Number of M and K dwarf exoplanetary transit light curves observed by TESS forecasted to contain observable starspot anomalies.
Fig. 6 Impact parameter values in units of R_{*} and λ values for simulations where starspots were detected, from a simulation run using a polarbiased starspot distribution of an M dwarf host star with a starspot filling factor of 20% ± 5%. λ was selected from a Gaussian distribution of 0 ± 75°. 
Acknowledgements
We would like to thank the anonymous referee for their helpful comments, which improved the quality of this manuscript. This work was supported by a CONICYT/FONDECYT Postdoctoral research grant, project number: 3180071. JTR thanks the Centro de Astronomía (CITEVA), Universidad de Antofagasta for hosting the CONICYT/FONDECYT 2018 Postdoctoral research grant. The following internetbased resources were used in the research for this paper: the NASA Astrophysics Data System; the SIMBAD database and VizieR catalogue access tool operated at CDS, Strasbourg, France; and the arχiv scientific paper preprint service operated by Cornell University.
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All Tables
Gaussian distributions of the starspot filling factors for K and M dwarfs used in this work.
Fourteen planetary systems with measured λ and/or ψ with a stellar T_{eff} ≤ 5000 K.
Number of M and K dwarf exoplanetary transit light curves observed by TESS forecasted to contain observable starspot anomalies.
All Figures
Fig. 1 Frequency of R_{p} used in the two simulation runs, which shows the shape of the planetary radius distribution used in the simulations. Left: from simulation run # 229 using a polarbiased starspot distribution of a M dwarf host star with a starspot filling factor of 4.0% ± 1.0%. Right: from simulation run # 807 using a midlatitude starspot distribution of a K dwarf host star with a starspot filling factor of 0.3% ± 0.1%. 

In the text 
Fig. 2 Starspot detection rate as a function of R_{p}. From simulation run # 540 using a uniform starspot distribution of an M dwarf host star with a starspot filling factor of 40% ± 10%.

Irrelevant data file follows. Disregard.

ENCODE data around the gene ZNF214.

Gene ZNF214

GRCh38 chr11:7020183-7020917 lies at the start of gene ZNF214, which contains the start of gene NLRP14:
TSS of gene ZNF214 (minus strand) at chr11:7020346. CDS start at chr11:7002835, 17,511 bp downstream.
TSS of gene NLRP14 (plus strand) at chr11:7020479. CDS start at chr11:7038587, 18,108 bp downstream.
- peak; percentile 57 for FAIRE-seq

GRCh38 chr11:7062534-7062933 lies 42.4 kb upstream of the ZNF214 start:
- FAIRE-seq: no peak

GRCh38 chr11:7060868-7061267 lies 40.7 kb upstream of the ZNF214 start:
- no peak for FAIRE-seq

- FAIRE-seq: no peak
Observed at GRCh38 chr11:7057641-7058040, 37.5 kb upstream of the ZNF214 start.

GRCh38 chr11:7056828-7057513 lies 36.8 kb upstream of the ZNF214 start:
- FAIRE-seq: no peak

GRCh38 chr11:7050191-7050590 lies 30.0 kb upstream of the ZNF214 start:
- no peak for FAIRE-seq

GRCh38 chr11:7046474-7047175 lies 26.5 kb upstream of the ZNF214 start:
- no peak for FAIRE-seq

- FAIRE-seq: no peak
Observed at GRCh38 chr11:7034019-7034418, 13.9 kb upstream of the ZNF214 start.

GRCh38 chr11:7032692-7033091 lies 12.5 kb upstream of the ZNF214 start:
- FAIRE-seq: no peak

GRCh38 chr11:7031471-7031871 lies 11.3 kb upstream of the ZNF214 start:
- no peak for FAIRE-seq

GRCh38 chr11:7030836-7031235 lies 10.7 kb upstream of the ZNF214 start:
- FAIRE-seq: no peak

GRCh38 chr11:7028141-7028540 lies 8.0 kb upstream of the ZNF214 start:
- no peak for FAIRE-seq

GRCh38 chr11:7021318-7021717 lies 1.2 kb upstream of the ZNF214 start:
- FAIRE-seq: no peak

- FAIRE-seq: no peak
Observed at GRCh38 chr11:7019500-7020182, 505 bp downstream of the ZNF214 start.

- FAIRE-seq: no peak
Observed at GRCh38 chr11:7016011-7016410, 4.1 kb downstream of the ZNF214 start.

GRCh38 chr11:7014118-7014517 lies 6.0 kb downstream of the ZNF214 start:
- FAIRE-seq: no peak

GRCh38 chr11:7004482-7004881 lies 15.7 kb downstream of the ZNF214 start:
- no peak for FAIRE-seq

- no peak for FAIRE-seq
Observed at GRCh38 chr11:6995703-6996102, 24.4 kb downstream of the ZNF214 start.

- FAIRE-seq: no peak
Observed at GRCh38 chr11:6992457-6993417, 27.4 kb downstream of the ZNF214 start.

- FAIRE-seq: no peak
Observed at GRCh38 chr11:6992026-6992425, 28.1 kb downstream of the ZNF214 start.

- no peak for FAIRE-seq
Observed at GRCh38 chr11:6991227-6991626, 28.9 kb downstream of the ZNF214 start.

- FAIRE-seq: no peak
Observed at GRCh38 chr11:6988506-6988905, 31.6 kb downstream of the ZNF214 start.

In the text 
Fig. 3 Starspot detection rate as a function of R_{p}. From simulation run # 929 using a midlatitude starspot distribution of a K dwarf host star with a starspot filling factor of 3.0% ± 1.0%. 

In the text 
Fig. 4 Impact parameter values in units of R_{*} for simulation run # 243 using a polarbiased starspot distribution of an M dwarf host star with a starspot filling factor of 20% ± 10%, where starspots were detected. Left: impact parameter for simulations with a detected starspot lie close to 1.0 R_{⊙} and − 1.0 R_{⊙}, indicating the detected starspot was in the polar zone of the star. A few detections have a midrange impact parameter (e.g. 0.5 R_{⊙} and − 0.5 R_{⊙}). Right: impact parameter as a function of λ for simulations with a detected starspot. Here, it can be seen that the detections with a midrange impact parameter took place when λ was close to ± 40°. 

In the text 
Fig. 5 Impact parameter values in units of R_{*} for simulation run # 63 using a midlatitude starspot distribution of an K dwarf host star with a starspot filling factor of 0.30% ± 0.15%, where starspots were detected. Left: impact parameter for simulations with a detected starspot lie close to 0.7 R_{⊙} and − 0.7 R_{⊙} (stellar latitude 45° and 135°, respectively), indicating the detected starspot was in the midlatitude zone of the star. A few detections had a midrange impact parameter (e.g. 0.5 R_{⊙} and − 0.5 R_{⊙}). Right: impact parameter as a function of λ for simulations with a detected starspot. Here it can be seen that the detections with a midrange impact parameter took place when λ was larger than ±30°. 

In the text 
Fig. 6 Impact parameter values in units of R_{*} and λ values for simulations where starspots were detected, from a simulation run using a polarbiased starspot distribution of an M dwarf host star with a starspot filling factor of 20% ± 5%. λ was selected from a Gaussian distribution of 0 ± 75°. 

In the text